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    How To Choose a Winch to Fit Your Needs

    What is a Winch?

    A winch is a machine for hoisting or hauling. The basic winch consists of a set of gears, a drum (or cylinder), and a cable. The cable is attached to the object to be hoisted or hauled. To turn the gears and drum and pull up the cable, a winch has either a permanent magnet motor or a series wound motor.

    Winches use a fairlead to reduce the pulling resistance and break-over angle and to minimize wire rope abrasion (even on off-angle pulls). There are two types of fairleads, the roller fairlead and the hawse fairlead. The roller fairlead offers better cable protection and longevity because it has rollers that move with the cable as it passes through the fairlead. The hawse, on the other hand, does not have rollers. Therefore, there is some friction between the cable and the fairlead itself. This can cause some wear on the cable over time.

    Winches are rated in pulling capacity, measured in pounds. Consider the amount of weight you need to pull when determining what type of winch will fit your needs.

    What Type of Winch Do You Need?

    Ask yourself the following questions as you determine what type of winch will fit your needs:

    How Are You Going to Use Your Winch?

    The type of winch you need depends on the application and whether you plan to mount the winch on a truck or ATV. Tractor Supply Company sells three different types of winches: utility winches, all terrain vehicle (ATV) winches, and self-recovery winches.

    A light-duty utility winch is a very versatile tool and should always be mounted on a trailer or in a truck bed and should never be mounted on the front or back of a pickup truck, SUV, or ATV. Uses for utility winches can include things like loading boats or ATVs onto trailers or placing large trees and landscape rocks.

    The ATV winch is designed to be mounted only on ATVs and must have a proper mounting kit.

    The self-recovery winch is designed to be mounted on the front or rear of a vehicle and used to pull vehicles out of a ditch or mud, for example, by attaching the cable to a tree or another stable object that can be used as an anchor. Self Recovery winches require a mounting kit or multimount system. The mounting kit attaches permanently to the vehicle while the multi-mount can be taken off and used on other vehicles.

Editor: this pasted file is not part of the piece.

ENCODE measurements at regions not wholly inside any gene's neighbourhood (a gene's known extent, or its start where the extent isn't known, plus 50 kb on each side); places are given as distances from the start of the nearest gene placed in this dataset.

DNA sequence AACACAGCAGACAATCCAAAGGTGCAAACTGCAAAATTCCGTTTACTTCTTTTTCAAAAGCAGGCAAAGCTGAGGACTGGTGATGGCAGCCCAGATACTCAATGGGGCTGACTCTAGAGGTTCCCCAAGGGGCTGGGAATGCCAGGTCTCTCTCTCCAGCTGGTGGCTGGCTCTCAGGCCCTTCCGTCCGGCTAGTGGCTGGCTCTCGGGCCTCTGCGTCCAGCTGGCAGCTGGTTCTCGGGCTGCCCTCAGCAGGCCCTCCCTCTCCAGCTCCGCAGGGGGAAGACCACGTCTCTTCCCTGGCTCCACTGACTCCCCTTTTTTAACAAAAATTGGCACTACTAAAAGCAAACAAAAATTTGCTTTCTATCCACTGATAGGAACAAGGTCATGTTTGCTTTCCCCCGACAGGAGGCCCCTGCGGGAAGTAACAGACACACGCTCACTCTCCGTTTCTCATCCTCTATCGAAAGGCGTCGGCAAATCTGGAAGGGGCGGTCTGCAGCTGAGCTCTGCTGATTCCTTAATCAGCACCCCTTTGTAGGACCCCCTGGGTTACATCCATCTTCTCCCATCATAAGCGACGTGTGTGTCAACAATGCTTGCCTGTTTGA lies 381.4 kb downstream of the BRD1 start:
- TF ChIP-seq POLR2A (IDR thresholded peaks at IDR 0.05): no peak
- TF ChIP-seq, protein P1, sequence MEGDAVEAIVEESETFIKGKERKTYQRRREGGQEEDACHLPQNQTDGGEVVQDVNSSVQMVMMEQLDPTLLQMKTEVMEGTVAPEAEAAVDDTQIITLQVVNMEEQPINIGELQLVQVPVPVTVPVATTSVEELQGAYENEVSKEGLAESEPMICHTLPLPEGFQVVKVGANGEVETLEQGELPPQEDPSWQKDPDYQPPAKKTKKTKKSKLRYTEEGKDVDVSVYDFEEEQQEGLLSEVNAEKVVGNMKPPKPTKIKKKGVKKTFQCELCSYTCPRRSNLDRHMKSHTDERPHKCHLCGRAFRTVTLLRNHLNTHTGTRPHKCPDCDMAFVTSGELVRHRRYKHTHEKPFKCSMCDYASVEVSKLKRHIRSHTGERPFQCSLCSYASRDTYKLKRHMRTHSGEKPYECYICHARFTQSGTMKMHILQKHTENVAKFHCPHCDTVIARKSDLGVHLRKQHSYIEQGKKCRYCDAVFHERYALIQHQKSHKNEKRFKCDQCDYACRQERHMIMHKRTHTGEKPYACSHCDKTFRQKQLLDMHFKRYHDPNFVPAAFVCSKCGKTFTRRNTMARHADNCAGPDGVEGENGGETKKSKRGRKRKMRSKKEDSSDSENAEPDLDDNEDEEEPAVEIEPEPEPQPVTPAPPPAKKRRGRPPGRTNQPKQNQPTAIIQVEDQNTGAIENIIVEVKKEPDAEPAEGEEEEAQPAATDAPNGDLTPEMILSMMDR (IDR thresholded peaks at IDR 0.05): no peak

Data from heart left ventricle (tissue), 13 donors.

What Else Will You Need?

    Depending on your needs, you may want to consider picking up some additional items to go with your winch:

    • A mounting kit (necessary for ATV and self-recovery winches)
    • A multi-mount system to mount winch in either the front or rear of a vehicle
    • A receiver shackle (used in a rear receiver hitch to attach tow strap, rope, or chain)
    • A snatch block (used in a double line pull to increase the pulling capability of the switch)
    • Replacement cables
    • Fairleads
    • Tow straps

    Tractor Supply Company stocks a large assortment of winches and accessories. Ask one of our expert Store Team Members for assistance determining what winch and/or winch accessories you need.

    Frequently Asked Questions

    Q: How is more cable added to a winch?

    A: It isn’t. A winch is designed for a specific amount and size of cable, making it vital that you choose the right winch for your specific needs on the front end. For additional length, you can purchase a tow strap, tow cable, or chain.

    Q: What is the life expectancy of a winch?

    A: The use and maintenance of a winch will determine its life expectancy. There are 30-year-old winches that are still being used today. The proper care and maintenance of your winch should be explained in your owner’s manual.

    Q: How much cable does a winch hold?

    A: Cable size and length is determined by the winch’s pulling capacity and drum size. This varies according to the model.

    Q: Does a winch have a self-locking brake?

    A: Yes. The brake is an automatic direct-drive cone brake. But we do not recommend leaving a load on the winch or using the brake as a hoist because the brake may slip under a heavy load. For trailer applications, you should not use the brake as a tie-down or keep a load on the winch, as it will harm the brake system due to continuous shock.

    Q: What is the operating speed of a winch with a full load?

    A: It varies according to the winch model. Refer to the winch specifications in the Application Guide at the Service Center in your local Tractor Supply store.